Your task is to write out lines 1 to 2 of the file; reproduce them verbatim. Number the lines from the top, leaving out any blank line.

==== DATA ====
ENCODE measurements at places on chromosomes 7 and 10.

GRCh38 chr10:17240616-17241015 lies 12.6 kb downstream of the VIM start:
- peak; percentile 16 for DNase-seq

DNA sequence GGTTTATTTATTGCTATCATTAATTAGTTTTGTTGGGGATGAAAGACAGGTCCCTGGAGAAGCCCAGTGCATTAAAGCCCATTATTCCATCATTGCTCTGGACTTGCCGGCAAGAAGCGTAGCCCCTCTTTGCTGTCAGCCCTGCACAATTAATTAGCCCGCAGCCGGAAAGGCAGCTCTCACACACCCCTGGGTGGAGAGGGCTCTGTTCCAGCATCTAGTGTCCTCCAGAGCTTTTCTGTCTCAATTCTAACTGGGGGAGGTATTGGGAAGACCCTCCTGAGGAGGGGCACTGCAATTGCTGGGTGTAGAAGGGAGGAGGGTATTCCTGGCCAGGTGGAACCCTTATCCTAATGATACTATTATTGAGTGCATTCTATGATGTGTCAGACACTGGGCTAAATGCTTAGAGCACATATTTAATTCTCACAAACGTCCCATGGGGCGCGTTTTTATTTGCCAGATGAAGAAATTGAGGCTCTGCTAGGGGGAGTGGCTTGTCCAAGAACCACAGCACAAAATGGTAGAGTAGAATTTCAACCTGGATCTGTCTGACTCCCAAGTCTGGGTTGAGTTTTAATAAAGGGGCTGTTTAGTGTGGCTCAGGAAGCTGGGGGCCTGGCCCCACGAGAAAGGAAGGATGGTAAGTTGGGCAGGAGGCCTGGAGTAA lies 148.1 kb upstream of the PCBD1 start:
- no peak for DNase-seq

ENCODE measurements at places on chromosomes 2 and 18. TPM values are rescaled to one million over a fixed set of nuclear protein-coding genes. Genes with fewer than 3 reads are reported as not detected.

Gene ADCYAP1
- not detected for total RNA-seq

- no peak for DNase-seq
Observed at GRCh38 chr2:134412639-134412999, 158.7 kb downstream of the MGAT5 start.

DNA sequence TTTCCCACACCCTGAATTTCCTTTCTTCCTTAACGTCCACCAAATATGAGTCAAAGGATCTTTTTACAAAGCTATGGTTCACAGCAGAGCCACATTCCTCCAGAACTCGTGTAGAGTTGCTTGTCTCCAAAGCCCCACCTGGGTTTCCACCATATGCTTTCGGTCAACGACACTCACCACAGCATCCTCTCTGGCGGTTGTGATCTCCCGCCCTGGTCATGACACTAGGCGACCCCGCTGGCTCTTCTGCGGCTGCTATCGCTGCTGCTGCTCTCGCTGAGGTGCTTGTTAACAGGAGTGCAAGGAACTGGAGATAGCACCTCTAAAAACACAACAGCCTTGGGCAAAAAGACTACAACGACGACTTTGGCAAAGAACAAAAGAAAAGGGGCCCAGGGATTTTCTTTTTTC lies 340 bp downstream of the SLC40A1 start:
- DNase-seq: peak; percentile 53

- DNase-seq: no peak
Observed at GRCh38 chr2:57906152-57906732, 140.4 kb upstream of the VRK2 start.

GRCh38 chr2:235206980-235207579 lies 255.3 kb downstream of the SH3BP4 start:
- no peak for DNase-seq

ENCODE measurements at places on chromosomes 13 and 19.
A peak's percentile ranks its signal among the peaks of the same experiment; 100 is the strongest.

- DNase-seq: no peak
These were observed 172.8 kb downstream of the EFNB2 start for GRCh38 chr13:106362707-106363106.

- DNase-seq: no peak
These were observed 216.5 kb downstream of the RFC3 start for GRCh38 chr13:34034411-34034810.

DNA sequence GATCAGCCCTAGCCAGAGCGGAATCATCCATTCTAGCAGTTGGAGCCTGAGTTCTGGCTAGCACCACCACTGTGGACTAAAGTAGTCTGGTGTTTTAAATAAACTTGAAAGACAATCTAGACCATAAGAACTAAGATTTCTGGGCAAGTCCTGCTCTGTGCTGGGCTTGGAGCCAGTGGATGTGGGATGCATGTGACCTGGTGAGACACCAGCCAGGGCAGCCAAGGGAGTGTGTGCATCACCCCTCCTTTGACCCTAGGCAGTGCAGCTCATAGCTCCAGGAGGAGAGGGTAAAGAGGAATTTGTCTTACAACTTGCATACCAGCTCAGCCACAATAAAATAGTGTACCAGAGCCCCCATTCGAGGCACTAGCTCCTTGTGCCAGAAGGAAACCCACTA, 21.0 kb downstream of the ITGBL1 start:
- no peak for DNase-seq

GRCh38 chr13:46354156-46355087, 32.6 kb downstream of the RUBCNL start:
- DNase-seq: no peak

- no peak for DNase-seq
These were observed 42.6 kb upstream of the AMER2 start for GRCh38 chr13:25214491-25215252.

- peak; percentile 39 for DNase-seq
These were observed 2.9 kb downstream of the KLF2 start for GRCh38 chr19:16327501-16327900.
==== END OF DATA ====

ENCODE measurements at places on chromosomes 7 and 10.

GRCh38 chr10:17240616-17241015 lies 12.6 kb downstream of the VIM start: